US Ambassador to Israel David Friedman listens as Senior White House Adviser Jared Kushner delivers a speech during the opening of the US Embassy to Israel in Jerusalem, May 14, 2018. (Menahem Kahana/AFP via Getty Images)

Analysts Question Heavy Pressure on Arabs to Accept US Peace Plan

White House adviser Kushner is accused of exploiting American influence to serve Israel’s interests in the region

The senior adviser and son-in-law to US President Donald Trump, Jared Kushner, has been accused of taking advantage of the poor economic and political situations of Arab states to pressure them into accepting the controversial American peace plan for the Middle East. The plan was rejected unanimously by the 22-states of the Arab League only three days after its announcement on January 28.

Oraib al-Rintawi, a Jordanian analyst and founder and director of the Amman-based Al Quds Center for Political Studies, told The Media Line that Jordan had rejected the deal, but had not expressed its rejection in any official document, over fears that doing so might trigger the US to reduce its foreign aid to Amman.

“The Jordanian rejection didn’t appear in any official document. Rather, [we saw] an affirmation of the Jordanian vision of the solution, which is represented by the two-state model. This American administration has imposed sanctions [on states] more than any other administration; it imposes them on a daily basis.” Rintawi said.

He explained that the US administration is using strong-arm tactics in an attempt to force Arab states to accept an American plan that pleases none of them, including American allies in the area: “It’s the only tool available now to Kushner to force the unjust and biased plan. For instance, the US gave Sudan the option to end the sanctions imposed on it if the latter would normalize relations with Israel, which is called blackmail. Moreover, the Gulf states were pressured through the Iranian ‘scarecrow.’”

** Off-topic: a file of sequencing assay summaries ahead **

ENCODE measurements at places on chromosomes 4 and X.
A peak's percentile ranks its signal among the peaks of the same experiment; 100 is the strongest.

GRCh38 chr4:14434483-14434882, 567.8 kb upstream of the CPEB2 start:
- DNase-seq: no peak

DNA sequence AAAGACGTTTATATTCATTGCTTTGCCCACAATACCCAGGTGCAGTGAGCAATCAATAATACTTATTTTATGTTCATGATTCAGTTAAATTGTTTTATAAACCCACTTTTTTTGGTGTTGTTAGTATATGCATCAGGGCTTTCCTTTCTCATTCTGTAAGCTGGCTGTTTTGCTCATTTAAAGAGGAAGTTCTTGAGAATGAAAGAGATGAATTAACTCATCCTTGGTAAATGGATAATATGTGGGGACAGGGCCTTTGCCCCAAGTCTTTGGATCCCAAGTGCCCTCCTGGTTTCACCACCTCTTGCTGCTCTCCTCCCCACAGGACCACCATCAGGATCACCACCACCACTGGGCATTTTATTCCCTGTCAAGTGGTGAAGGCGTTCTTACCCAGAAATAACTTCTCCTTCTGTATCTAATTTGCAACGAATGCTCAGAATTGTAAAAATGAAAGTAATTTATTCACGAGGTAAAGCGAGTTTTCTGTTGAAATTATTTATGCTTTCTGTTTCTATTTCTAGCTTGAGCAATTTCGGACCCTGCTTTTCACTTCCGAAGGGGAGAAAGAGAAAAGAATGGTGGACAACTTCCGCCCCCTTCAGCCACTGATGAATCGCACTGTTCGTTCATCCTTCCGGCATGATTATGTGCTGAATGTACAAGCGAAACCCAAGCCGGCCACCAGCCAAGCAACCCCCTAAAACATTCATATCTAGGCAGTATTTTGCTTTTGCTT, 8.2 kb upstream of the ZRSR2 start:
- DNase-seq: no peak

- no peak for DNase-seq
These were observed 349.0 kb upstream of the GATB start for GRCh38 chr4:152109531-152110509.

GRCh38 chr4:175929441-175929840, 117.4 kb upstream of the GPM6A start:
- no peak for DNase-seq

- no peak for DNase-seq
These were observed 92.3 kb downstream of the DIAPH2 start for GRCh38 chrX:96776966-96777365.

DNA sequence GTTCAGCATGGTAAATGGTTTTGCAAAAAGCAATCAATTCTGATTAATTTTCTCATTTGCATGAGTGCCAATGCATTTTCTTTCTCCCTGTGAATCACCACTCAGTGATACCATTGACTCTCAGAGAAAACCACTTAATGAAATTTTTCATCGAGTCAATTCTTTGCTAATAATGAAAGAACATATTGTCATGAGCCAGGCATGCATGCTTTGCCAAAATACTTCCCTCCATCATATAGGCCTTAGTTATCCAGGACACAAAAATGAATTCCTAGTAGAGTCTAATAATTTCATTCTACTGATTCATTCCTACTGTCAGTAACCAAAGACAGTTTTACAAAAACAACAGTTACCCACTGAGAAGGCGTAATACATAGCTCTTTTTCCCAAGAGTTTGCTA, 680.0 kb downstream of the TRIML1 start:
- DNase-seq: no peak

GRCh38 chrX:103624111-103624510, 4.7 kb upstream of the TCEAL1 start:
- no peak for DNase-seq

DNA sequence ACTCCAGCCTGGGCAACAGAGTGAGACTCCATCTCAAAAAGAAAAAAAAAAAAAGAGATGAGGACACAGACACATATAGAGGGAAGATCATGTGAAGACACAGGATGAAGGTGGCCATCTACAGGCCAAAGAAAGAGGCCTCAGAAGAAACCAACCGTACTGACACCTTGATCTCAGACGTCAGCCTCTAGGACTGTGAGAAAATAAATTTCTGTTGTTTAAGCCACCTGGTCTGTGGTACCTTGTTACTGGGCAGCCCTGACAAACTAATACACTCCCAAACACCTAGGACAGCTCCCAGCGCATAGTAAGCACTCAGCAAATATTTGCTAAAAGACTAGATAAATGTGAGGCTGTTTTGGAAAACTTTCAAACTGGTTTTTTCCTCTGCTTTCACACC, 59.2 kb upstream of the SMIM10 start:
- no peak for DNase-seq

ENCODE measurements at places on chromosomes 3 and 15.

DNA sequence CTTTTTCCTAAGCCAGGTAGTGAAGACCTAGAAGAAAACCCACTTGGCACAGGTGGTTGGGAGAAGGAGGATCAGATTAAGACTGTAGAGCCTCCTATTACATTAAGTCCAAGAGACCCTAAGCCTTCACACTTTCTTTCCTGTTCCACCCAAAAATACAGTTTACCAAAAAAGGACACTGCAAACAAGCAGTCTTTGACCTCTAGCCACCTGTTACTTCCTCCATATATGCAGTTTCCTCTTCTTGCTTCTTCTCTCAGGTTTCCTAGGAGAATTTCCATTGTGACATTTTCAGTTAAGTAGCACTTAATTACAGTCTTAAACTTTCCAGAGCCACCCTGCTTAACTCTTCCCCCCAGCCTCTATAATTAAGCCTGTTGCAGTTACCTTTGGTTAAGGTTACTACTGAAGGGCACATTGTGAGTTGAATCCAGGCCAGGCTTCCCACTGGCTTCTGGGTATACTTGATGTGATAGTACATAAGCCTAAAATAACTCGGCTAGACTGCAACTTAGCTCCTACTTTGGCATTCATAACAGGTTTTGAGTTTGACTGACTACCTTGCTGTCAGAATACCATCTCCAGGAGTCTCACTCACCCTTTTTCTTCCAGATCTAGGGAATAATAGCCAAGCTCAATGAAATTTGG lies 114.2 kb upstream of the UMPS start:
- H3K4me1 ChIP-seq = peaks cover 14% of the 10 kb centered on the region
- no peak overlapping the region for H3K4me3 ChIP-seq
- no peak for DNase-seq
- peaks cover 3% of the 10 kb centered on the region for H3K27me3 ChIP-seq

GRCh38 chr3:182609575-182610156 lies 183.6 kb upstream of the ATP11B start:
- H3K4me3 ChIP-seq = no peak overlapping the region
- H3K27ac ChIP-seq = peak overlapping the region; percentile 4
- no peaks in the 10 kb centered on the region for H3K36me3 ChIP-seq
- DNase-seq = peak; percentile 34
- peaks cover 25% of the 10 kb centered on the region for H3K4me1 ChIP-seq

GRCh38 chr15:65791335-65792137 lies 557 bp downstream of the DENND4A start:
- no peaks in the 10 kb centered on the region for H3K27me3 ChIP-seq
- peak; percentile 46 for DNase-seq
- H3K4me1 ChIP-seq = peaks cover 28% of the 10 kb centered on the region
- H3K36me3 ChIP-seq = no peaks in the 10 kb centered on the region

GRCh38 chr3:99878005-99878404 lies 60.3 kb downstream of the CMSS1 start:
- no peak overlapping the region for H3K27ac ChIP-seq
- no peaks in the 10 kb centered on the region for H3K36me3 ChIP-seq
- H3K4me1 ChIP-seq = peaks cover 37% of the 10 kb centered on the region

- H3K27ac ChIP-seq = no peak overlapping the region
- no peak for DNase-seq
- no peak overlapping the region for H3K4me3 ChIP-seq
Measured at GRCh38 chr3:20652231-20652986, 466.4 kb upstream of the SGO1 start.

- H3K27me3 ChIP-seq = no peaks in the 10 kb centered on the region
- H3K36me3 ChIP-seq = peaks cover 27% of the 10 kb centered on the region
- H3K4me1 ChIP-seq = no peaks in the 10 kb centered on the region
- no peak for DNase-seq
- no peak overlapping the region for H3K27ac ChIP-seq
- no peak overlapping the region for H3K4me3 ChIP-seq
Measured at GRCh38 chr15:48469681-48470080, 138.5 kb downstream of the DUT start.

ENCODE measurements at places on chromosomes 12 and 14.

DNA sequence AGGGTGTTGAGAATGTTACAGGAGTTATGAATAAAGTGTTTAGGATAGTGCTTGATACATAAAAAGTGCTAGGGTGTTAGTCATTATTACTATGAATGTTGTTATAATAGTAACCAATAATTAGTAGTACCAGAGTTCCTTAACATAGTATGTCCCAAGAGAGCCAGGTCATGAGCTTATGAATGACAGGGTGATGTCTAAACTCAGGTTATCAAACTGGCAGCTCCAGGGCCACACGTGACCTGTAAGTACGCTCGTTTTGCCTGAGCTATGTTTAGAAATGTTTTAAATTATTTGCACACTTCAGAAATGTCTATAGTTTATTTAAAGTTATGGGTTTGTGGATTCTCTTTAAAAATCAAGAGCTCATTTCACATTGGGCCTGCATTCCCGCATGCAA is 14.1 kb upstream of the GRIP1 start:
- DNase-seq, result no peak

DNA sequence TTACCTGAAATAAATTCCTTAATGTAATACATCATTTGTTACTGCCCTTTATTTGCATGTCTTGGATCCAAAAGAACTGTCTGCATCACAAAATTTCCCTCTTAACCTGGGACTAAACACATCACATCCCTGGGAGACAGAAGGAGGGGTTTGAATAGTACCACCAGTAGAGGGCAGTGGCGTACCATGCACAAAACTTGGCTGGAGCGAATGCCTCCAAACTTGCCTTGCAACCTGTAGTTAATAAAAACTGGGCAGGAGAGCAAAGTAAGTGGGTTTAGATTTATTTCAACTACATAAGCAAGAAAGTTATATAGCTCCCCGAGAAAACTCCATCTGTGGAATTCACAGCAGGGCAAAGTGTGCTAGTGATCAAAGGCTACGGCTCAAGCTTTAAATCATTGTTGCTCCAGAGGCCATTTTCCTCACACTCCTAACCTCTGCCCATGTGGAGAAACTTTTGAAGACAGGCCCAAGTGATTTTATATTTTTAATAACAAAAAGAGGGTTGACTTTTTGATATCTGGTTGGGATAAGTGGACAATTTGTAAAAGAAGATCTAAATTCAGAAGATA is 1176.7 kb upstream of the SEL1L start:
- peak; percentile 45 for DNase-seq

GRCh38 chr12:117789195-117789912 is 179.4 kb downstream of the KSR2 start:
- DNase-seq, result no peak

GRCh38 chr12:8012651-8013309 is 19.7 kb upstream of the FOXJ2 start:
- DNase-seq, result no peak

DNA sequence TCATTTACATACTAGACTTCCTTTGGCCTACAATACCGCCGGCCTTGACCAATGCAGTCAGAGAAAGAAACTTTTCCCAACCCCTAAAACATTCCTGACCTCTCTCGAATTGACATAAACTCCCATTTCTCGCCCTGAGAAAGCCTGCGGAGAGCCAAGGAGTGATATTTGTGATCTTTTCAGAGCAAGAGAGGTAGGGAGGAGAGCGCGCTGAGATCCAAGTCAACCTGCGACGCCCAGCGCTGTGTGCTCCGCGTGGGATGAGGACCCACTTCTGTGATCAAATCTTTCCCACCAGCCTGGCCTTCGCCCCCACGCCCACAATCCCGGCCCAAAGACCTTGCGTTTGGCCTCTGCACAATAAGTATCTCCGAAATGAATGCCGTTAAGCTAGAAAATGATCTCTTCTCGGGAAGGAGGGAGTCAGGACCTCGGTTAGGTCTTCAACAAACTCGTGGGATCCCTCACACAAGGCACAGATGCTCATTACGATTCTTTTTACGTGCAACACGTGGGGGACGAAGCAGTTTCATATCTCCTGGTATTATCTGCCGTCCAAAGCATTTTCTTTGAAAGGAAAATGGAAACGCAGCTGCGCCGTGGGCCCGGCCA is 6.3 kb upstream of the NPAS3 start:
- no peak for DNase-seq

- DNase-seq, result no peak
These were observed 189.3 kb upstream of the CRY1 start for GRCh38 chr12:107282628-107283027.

Rintawi added that the US was no longer using the sanctions to counter-terror but as a tool to deal with its political and economic competitors. “The first victim of this administration is the Palestinian people. It closed the PLO office in the US, cut its aid money except for security and targeted UNRWA. This is called the economic war approach.”

Jordan is struggling economically due to high unemployment, inflation, poor agricultural technologies, increasing population and various external factors, chief among them the influx of refugees. The rate of economic growth in Amman has slowed dramatically since 2009; in 2019, it stood at around 2.2%, significantly lower than the government’s goal of 5%.

Moeen al-Taher, a Palestinian-Jordanian political analyst and writer for the Institute for Palestine Studies in Amman, told The Media Line that the American administration studies the Arab states’ weaknesses in order to use the gaps to pressure them. American political and economic behavior, he said, reflected that.

“For example, the US is pressuring Morocco to accept Israel; in return, the Americans would recognize Western Sahara as Moroccan territory,” Taher said.